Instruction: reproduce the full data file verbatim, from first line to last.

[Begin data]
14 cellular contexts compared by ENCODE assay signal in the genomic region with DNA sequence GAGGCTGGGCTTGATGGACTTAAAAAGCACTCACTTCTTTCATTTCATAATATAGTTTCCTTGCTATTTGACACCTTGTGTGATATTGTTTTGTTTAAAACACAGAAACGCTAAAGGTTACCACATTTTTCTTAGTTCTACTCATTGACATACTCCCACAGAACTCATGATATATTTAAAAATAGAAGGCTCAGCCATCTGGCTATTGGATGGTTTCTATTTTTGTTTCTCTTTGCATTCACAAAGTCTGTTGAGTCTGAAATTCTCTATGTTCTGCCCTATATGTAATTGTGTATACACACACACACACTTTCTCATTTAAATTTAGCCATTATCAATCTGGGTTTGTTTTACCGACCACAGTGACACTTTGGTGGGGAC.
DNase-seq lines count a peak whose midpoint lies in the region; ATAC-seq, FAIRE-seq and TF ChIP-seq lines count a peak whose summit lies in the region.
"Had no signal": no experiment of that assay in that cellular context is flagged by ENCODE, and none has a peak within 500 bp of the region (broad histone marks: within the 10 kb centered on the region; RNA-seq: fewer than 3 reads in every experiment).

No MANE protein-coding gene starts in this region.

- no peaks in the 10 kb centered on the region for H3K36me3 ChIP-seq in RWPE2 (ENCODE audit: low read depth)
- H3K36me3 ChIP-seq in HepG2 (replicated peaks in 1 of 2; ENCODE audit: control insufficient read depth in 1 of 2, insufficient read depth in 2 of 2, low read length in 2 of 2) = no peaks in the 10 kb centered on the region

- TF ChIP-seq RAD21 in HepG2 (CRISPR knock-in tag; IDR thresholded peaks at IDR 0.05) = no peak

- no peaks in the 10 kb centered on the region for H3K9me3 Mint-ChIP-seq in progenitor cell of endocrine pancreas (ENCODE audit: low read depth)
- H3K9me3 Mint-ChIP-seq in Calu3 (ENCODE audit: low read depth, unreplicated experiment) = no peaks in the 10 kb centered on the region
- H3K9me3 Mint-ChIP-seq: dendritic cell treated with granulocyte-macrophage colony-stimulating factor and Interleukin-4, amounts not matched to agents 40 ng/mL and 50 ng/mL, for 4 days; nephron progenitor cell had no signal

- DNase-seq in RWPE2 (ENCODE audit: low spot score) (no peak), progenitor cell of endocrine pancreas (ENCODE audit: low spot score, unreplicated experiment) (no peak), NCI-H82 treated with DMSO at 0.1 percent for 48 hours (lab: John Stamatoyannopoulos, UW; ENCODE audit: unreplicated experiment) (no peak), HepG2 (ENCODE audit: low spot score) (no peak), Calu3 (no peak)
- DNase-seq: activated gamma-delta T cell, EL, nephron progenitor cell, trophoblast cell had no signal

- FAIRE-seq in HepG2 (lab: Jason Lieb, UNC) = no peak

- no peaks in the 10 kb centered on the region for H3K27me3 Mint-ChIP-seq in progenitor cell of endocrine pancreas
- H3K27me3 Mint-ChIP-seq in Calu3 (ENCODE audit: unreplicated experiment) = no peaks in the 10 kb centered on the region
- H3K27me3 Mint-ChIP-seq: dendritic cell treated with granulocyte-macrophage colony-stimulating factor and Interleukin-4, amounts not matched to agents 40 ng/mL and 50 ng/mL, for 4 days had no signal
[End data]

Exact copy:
14 cellular contexts compared by ENCODE assay signal in the genomic region with DNA sequence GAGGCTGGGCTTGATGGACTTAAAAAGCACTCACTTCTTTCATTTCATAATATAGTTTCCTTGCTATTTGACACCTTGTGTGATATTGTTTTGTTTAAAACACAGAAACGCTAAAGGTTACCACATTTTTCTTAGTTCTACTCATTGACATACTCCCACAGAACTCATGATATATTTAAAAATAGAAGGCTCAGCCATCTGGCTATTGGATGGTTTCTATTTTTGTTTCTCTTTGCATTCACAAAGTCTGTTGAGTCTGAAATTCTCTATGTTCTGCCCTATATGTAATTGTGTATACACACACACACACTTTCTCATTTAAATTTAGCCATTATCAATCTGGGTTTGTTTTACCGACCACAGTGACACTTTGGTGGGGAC.
DNase-seq lines count a peak whose midpoint lies in the region; ATAC-seq, FAIRE-seq and TF ChIP-seq lines count a peak whose summit lies in the region.
"Had no signal": no experiment of that assay in that cellular context is flagged by ENCODE, and none has a peak within 500 bp of the region (broad histone marks: within the 10 kb centered on the region; RNA-seq: fewer than 3 reads in every experiment).

No MANE protein-coding gene starts in this region.

- no peaks in the 10 kb centered on the region for H3K36me3 ChIP-seq in RWPE2 (ENCODE audit: low read depth)
- H3K36me3 ChIP-seq in HepG2 (replicated peaks in 1 of 2; ENCODE audit: control insufficient read depth in 1 of 2, insufficient read depth in 2 of 2, low read length in 2 of 2) = no peaks in the 10 kb centered on the region

- TF ChIP-seq RAD21 in HepG2 (CRISPR knock-in tag; IDR thresholded peaks at IDR 0.05) = no peak

- no peaks in the 10 kb centered on the region for H3K9me3 Mint-ChIP-seq in progenitor cell of endocrine pancreas (ENCODE audit: low read depth)
- H3K9me3 Mint-ChIP-seq in Calu3 (ENCODE audit: low read depth, unreplicated experiment) = no peaks in the 10 kb centered on the region
- H3K9me3 Mint-ChIP-seq: dendritic cell treated with granulocyte-macrophage colony-stimulating factor and Interleukin-4, amounts not matched to agents 40 ng/mL and 50 ng/mL, for 4 days; nephron progenitor cell had no signal

- DNase-seq in RWPE2 (ENCODE audit: low spot score) (no peak), progenitor cell of endocrine pancreas (ENCODE audit: low spot score, unreplicated experiment) (no peak), NCI-H82 treated with DMSO at 0.1 percent for 48 hours (lab: John Stamatoyannopoulos, UW; ENCODE audit: unreplicated experiment) (no peak), HepG2 (ENCODE audit: low spot score) (no peak), Calu3 (no peak)
- DNase-seq: activated gamma-delta T cell, EL, nephron progenitor cell, trophoblast cell had no signal

- FAIRE-seq in HepG2 (lab: Jason Lieb, UNC) = no peak

- no peaks in the 10 kb centered on the region for H3K27me3 Mint-ChIP-seq in progenitor cell of endocrine pancreas
- H3K27me3 Mint-ChIP-seq in Calu3 (ENCODE audit: unreplicated experiment) = no peaks in the 10 kb centered on the region
- H3K27me3 Mint-ChIP-seq: dendritic cell treated with granulocyte-macrophage colony-stimulating factor and Interleukin-4, amounts not matched to agents 40 ng/mL and 50 ng/mL, for 4 days had no signal